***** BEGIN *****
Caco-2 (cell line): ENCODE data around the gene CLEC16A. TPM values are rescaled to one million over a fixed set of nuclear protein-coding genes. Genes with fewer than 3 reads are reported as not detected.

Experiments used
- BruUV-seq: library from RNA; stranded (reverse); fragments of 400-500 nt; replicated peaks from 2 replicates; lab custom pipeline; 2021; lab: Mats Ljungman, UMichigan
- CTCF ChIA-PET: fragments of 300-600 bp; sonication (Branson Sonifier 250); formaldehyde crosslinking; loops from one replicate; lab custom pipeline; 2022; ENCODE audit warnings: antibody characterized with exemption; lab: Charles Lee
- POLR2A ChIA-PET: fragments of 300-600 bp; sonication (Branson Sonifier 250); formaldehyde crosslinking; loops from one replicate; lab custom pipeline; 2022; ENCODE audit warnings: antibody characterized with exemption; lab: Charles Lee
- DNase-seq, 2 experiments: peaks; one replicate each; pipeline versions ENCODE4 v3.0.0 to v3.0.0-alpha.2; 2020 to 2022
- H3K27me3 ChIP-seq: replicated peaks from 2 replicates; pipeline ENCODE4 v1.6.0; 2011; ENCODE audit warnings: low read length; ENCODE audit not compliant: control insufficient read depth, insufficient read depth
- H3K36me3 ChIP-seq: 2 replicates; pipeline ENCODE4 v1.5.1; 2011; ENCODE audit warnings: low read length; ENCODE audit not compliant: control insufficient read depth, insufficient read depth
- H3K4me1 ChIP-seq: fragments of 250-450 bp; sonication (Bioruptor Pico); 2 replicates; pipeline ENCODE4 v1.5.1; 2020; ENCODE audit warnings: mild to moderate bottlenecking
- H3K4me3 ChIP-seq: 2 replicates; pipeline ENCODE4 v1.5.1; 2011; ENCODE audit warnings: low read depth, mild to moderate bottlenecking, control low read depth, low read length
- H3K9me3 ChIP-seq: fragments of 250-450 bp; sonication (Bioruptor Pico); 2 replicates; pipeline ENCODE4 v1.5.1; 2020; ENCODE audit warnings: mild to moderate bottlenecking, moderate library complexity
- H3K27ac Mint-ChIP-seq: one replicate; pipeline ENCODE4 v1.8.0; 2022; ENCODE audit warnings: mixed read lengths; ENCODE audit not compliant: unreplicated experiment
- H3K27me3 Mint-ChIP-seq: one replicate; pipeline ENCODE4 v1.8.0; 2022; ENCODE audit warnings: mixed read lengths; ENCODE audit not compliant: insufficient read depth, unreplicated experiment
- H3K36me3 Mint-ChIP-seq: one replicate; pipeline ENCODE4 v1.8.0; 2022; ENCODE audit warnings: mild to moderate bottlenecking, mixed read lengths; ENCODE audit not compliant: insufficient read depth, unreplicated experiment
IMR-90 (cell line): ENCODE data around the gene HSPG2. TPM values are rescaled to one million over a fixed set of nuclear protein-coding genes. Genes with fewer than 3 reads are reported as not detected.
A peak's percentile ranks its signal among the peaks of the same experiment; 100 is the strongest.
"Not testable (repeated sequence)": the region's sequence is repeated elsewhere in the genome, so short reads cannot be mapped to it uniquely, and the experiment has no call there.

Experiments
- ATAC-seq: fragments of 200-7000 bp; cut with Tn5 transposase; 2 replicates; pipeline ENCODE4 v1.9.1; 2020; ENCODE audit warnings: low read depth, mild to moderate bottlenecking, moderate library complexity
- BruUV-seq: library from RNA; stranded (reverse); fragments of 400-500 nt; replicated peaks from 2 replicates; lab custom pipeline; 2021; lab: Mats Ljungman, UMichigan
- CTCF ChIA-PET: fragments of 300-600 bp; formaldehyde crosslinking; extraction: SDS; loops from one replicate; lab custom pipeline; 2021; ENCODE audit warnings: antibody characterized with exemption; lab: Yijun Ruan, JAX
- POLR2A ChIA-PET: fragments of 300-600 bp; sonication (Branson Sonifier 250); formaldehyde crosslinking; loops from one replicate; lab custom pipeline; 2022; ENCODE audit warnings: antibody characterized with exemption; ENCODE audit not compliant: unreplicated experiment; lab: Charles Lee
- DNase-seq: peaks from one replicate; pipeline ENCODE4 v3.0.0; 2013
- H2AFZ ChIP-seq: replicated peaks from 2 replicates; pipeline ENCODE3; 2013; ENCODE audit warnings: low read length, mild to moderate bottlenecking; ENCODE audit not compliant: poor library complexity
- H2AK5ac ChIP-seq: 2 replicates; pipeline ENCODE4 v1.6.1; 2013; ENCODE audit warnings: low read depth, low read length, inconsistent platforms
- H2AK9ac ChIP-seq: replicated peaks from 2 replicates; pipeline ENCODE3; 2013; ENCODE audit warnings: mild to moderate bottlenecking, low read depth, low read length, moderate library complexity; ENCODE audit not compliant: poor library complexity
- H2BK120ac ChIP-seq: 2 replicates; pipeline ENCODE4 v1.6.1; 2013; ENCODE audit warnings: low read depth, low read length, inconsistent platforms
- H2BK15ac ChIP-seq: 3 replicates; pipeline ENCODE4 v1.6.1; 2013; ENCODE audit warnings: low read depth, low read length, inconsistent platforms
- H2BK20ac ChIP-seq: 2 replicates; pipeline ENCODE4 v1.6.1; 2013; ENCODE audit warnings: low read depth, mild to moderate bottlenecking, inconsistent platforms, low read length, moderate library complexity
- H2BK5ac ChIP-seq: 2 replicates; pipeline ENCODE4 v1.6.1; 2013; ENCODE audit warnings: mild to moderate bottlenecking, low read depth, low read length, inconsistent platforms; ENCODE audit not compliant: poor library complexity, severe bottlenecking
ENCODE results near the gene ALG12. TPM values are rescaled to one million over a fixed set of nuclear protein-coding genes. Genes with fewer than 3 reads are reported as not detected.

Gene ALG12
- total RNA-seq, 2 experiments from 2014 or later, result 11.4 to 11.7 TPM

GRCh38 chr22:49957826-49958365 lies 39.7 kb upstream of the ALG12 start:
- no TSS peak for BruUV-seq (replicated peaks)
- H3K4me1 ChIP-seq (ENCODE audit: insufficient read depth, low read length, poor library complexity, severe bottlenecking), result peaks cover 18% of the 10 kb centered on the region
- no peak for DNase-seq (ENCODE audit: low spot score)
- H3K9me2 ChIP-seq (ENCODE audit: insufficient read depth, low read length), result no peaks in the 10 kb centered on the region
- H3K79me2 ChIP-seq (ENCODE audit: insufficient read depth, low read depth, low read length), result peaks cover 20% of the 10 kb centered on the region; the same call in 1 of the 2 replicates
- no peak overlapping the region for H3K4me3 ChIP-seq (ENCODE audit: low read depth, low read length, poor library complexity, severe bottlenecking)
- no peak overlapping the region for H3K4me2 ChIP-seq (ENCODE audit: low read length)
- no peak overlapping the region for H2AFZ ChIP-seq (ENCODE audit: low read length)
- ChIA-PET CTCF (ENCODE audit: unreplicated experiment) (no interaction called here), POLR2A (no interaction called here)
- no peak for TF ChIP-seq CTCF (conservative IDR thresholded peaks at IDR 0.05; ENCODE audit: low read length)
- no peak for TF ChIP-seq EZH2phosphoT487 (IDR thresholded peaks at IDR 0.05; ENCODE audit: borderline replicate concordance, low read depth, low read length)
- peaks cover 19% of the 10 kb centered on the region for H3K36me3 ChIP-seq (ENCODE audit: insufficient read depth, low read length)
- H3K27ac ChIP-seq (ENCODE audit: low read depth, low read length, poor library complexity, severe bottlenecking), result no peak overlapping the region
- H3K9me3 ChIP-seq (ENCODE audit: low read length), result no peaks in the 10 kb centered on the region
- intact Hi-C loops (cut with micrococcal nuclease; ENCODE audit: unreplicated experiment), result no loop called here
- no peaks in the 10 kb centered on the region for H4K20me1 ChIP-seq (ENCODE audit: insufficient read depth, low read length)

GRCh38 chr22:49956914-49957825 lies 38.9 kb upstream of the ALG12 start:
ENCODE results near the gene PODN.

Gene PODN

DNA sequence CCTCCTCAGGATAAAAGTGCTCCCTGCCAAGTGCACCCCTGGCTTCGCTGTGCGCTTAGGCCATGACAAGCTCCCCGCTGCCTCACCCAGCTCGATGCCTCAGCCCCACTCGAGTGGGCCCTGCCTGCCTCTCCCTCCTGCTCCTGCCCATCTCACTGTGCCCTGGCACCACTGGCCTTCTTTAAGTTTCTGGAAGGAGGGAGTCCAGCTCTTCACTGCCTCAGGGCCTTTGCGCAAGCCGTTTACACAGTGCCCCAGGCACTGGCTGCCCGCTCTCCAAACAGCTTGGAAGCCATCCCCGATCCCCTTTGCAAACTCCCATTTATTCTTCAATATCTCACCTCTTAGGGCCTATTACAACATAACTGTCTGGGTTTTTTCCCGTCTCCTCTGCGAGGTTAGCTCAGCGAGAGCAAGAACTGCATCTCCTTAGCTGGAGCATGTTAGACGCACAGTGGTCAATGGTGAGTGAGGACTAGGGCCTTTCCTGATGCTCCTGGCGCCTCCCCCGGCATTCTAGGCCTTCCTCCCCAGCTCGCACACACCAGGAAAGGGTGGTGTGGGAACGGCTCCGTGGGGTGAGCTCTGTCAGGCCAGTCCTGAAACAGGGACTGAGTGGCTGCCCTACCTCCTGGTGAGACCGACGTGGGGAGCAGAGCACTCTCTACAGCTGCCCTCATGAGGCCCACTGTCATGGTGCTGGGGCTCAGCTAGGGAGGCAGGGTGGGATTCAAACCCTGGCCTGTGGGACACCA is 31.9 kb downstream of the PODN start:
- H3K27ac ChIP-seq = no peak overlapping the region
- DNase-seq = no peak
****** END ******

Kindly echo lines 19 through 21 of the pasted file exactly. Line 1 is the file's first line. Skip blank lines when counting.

- ATAC-seq: fragments of 200-7000 bp; cut with Tn5 transposase; 2 replicates; pipeline ENCODE4 v1.9.1; 2020; ENCODE audit warnings: low read depth, mild to moderate bottlenecking, moderate library complexity
- BruUV-seq: library from RNA; stranded (reverse); fragments of 400-500 nt; replicated peaks from 2 replicates; lab custom pipeline; 2021; lab: Mats Ljungman, UMichigan
- CTCF ChIA-PET: fragments of 300-600 bp; formaldehyde crosslinking; extraction: SDS; loops from one replicate; lab custom pipeline; 2021; ENCODE audit warnings: antibody characterized with exemption; lab: Yijun Ruan, JAX